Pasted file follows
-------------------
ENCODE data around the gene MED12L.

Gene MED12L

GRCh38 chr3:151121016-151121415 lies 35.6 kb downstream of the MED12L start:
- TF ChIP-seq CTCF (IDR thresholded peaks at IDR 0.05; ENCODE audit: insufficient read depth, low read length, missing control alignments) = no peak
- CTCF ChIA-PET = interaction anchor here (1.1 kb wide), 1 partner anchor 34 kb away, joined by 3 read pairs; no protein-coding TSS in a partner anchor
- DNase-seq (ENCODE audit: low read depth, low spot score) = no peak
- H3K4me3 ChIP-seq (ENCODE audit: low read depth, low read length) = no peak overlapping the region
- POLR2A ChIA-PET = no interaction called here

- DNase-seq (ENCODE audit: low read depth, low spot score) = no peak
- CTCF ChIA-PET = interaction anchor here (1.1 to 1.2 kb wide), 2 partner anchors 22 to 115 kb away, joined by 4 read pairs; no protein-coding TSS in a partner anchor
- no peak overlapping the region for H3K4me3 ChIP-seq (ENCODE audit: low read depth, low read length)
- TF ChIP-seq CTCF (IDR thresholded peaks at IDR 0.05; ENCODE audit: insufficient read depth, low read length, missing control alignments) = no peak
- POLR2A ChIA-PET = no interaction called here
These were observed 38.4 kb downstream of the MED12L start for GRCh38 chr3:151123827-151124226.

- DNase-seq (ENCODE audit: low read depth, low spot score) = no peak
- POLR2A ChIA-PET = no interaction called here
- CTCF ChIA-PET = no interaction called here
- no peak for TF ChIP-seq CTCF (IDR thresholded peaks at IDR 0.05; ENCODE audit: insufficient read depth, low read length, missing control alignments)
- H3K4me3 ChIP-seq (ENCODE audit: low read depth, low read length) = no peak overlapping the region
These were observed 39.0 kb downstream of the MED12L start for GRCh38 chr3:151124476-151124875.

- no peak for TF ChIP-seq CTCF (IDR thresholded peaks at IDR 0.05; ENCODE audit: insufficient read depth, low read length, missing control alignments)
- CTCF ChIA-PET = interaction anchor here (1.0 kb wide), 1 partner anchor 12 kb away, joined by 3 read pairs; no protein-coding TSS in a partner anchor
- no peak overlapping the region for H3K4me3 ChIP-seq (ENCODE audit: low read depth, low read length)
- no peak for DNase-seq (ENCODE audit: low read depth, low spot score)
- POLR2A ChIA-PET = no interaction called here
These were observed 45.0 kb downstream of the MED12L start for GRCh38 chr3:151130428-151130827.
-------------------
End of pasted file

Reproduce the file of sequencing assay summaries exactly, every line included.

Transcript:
ENCODE data around the gene MED12L.

Gene MED12L

GRCh38 chr3:151121016-151121415 lies 35.6 kb downstream of the MED12L start:
- TF ChIP-seq CTCF (IDR thresholded peaks at IDR 0.05; ENCODE audit: insufficient read depth, low read length, missing control alignments) = no peak
- CTCF ChIA-PET = interaction anchor here (1.1 kb wide), 1 partner anchor 34 kb away, joined by 3 read pairs; no protein-coding TSS in a partner anchor
- DNase-seq (ENCODE audit: low read depth, low spot score) = no peak
- H3K4me3 ChIP-seq (ENCODE audit: low read depth, low read length) = no peak overlapping the region
- POLR2A ChIA-PET = no interaction called here

- DNase-seq (ENCODE audit: low read depth, low spot score) = no peak
- CTCF ChIA-PET = interaction anchor here (1.1 to 1.2 kb wide), 2 partner anchors 22 to 115 kb away, joined by 4 read pairs; no protein-coding TSS in a partner anchor
- no peak overlapping the region for H3K4me3 ChIP-seq (ENCODE audit: low read depth, low read length)
- TF ChIP-seq CTCF (IDR thresholded peaks at IDR 0.05; ENCODE audit: insufficient read depth, low read length, missing control alignments) = no peak
- POLR2A ChIA-PET = no interaction called here
These were observed 38.4 kb downstream of the MED12L start for GRCh38 chr3:151123827-151124226.

- DNase-seq (ENCODE audit: low read depth, low spot score) = no peak
- POLR2A ChIA-PET = no interaction called here
- CTCF ChIA-PET = no interaction called here
- no peak for TF ChIP-seq CTCF (IDR thresholded peaks at IDR 0.05; ENCODE audit: insufficient read depth, low read length, missing control alignments)
- H3K4me3 ChIP-seq (ENCODE audit: low read depth, low read length) = no peak overlapping the region
These were observed 39.0 kb downstream of the MED12L start for GRCh38 chr3:151124476-151124875.

- no peak for TF ChIP-seq CTCF (IDR thresholded peaks at IDR 0.05; ENCODE audit: insufficient read depth, low read length, missing control alignments)
- CTCF ChIA-PET = interaction anchor here (1.0 kb wide), 1 partner anchor 12 kb away, joined by 3 read pairs; no protein-coding TSS in a partner anchor
- no peak overlapping the region for H3K4me3 ChIP-seq (ENCODE audit: low read depth, low read length)
- no peak for DNase-seq (ENCODE audit: low read depth, low spot score)
- POLR2A ChIA-PET = no interaction called here
These were observed 45.0 kb downstream of the MED12L start for GRCh38 chr3:151130428-151130827.